These reanalyses tend to exaggerate the benefits of drug treatment, they say. For example, the authors of one reanalysis cite a 75% relative risk reduction, though this translates into only a 0.9% reduction in absolute risk.

In other words, up to 270 women with pre-osteoporosis might need to be treated with drugs for three years so that one of them could avoid a single vertebral fracture.........

Posted by: Janet      Read more         Source


January 17, 2008, 10:14 PM CT

ESF's workshop restores good name of sugar

ESF's workshop restores good name of sugar
Sugars were once credited with magical healing powers but are now seen like salt as an evil necessary in small doses but the cause of numerous diseases such as diabetes if taken in excess. Yet latest research suggests this view ignores the vital role played by more complex sugars in a number of biological structures, and the great therapeutic potential they have.

This all emerged in a recent workshop organised by the European Science Foundation (ESF) on the current state of the art in glycoscience, the study of complex sugars in biology. Delegates heard how glycoscience has become one of the hotbeds of biological and medical research, intimately involved in every aspect of metabolism and immune function. The big challenge now is to coordinate research in the field, bring together the relevant specialisms, and determine where to go next, as per the ESF workshops convenor, Tony Merry from Manchester University in the UK. There is so much progress in the field it is a bit difficult to predict where the greatest impact will be, said Merry.

The key point is that complex sugars are involved every time cells, and smaller structures within cells, communicate or bind with each other. This means they play a major part in all processes, including immune recognition and brain functions such as memory. It also means complex carbohydrates are often implicated in diseases where these functions go wrong, including auto-immune disorders such as multiple sclerosis and rheumatoid arthritis, as well as some cancers. The immune response often depends on the identity and location of sugars on antigens, which are the surface molecules on pathogens such as bacteria, or in principle any cells or smaller biological components such as protein complexes, that are recognised by the bodys own machinery for detecting foreign bodies. Complex sugars such as polysaccharides are core components of antigens, alongside lipids (fatty compounds) and proteins. These antigens in effect determine the outcome of an infectious disease and the response by the host organism such as human - structural differences between these antigens often account for the inability of a number of diseases to cross from one animal species to another and this is exemplified in the case of influenza where key molecules on the virus interacty with different complex sugars in birds and humans.........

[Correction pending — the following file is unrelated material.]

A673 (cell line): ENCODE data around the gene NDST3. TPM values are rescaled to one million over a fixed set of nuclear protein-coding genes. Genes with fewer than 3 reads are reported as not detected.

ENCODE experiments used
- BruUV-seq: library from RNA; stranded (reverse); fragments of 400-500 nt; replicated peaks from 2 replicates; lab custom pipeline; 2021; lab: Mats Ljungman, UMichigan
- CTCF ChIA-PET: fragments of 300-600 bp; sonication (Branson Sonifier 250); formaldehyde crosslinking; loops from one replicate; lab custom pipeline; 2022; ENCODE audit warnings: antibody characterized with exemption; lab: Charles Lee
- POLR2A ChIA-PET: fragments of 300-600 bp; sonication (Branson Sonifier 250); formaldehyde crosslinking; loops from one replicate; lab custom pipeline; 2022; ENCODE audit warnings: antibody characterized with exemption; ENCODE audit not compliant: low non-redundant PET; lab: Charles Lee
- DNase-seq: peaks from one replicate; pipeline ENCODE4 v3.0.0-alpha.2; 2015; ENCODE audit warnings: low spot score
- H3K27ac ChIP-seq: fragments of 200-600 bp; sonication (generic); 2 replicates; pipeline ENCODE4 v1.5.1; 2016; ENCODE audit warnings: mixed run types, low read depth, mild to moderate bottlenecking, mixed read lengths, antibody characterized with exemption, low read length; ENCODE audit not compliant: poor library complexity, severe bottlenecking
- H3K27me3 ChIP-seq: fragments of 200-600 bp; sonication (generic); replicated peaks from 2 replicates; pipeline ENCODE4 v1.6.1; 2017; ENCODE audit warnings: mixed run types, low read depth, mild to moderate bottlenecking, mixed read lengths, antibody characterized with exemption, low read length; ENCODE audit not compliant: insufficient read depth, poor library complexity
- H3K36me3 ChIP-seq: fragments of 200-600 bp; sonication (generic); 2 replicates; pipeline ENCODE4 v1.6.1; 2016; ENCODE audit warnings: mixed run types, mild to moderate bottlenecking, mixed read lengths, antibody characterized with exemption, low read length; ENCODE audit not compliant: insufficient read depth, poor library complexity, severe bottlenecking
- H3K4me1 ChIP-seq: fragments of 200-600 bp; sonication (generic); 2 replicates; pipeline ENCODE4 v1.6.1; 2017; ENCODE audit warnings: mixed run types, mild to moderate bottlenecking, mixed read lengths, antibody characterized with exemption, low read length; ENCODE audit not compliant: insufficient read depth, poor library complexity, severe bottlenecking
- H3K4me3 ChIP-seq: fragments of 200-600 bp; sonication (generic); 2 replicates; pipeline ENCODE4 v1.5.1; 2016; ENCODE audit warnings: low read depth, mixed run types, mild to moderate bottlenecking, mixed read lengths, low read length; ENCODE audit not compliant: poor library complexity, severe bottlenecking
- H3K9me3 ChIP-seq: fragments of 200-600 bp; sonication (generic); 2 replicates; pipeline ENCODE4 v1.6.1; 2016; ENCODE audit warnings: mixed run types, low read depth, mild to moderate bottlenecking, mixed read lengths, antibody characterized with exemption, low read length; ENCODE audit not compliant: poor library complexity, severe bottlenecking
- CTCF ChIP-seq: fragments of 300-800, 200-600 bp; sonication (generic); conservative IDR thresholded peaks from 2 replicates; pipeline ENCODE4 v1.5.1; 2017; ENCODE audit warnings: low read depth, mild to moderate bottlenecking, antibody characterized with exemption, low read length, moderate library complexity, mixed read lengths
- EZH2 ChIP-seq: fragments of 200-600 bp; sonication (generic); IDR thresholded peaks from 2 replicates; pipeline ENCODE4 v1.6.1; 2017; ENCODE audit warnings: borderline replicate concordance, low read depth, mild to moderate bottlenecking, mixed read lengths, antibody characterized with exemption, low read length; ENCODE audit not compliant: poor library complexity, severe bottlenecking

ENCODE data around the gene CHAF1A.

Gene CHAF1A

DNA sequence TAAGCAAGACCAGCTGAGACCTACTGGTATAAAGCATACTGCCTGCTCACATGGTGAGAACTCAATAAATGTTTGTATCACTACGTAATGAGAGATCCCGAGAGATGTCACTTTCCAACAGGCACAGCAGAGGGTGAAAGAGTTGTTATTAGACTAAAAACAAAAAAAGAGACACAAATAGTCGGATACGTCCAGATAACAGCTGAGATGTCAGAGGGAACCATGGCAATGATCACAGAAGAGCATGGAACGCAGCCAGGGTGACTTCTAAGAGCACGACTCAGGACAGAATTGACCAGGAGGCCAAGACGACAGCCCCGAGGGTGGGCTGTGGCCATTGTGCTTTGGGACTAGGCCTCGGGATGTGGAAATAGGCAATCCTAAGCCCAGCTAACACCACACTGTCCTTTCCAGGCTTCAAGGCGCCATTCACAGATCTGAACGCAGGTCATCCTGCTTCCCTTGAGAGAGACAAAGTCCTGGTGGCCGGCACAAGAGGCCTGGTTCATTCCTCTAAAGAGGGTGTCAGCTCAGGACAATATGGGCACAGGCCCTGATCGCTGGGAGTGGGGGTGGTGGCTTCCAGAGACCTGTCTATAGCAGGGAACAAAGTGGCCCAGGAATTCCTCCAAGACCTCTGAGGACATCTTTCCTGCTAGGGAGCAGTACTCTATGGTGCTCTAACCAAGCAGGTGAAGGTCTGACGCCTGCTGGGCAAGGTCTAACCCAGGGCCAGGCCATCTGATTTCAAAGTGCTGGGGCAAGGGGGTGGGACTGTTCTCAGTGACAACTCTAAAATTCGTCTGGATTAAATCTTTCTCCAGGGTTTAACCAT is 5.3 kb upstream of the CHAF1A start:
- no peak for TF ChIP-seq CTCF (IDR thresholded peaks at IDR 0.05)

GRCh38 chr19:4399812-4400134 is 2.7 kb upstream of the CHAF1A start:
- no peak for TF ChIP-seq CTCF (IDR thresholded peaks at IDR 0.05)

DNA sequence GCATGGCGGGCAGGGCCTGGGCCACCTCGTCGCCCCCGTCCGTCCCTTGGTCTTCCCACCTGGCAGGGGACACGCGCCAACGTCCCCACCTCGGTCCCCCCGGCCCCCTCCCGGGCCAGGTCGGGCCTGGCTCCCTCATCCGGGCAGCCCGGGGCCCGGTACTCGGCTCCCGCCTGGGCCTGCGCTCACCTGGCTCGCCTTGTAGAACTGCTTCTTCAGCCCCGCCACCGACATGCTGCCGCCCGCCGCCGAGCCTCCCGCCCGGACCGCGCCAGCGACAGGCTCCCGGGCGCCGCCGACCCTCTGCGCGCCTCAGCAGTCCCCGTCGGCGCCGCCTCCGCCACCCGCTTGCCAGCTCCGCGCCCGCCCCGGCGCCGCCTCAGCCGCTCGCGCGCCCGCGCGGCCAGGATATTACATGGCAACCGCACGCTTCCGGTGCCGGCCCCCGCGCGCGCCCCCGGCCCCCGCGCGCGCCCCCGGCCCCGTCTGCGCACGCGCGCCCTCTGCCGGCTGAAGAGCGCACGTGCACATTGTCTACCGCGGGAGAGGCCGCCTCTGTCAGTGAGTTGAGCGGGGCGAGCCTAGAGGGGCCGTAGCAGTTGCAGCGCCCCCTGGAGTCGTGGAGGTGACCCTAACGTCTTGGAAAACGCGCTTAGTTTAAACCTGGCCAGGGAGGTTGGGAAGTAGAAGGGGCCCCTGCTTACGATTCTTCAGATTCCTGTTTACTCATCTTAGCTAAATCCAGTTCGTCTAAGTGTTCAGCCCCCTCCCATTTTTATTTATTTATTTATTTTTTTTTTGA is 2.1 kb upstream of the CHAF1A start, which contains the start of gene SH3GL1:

Posted by: JoAnn      Read more         Source


January 17, 2008, 9:54 PM CT

Do Today's Young People Really Think They Are So Extraordinary?

Do Today's Young People Really Think They Are So Extraordinary?
When asked about the state of today's youth, former president Jimmy Carter recently mused "I've been a professor at Emory University for the past twenty years and I interrelate with a wide range of students.I don't detect that this generation is any more committed to personal gain to the exclusion of benevolent causes than others have been in the past".

Now research is beginning to support this notion. An article appearing in the recent issue of Psychological Science, a journal of the Association for Psychological Science, found no evidence that today's young people have inflated impressions of themselves in comparison to the youth of prior generations.

Psychology expert Kali Trzesniewski of the University of Western Ontario and her colleagues Brent Donnellan and Richard Robins measured narcissism --a personality trait encompassing characteristics like arrogance, exhibitionism, and a sense of entitlement -- in over 25,000 college students from 1996 to 2007. The scientists then compared their data to similar studies conducted in the late 1970's to mid 1980's and found no evidence that levels of narcissism had increased.

Levels of "self-enhancement" -- the tendency to hold unrealistically positive beliefs about the self -- were also assessed in a sample of high school seniors. As with college students, the high school seniors showed no prominent increase on this component of narcissism.........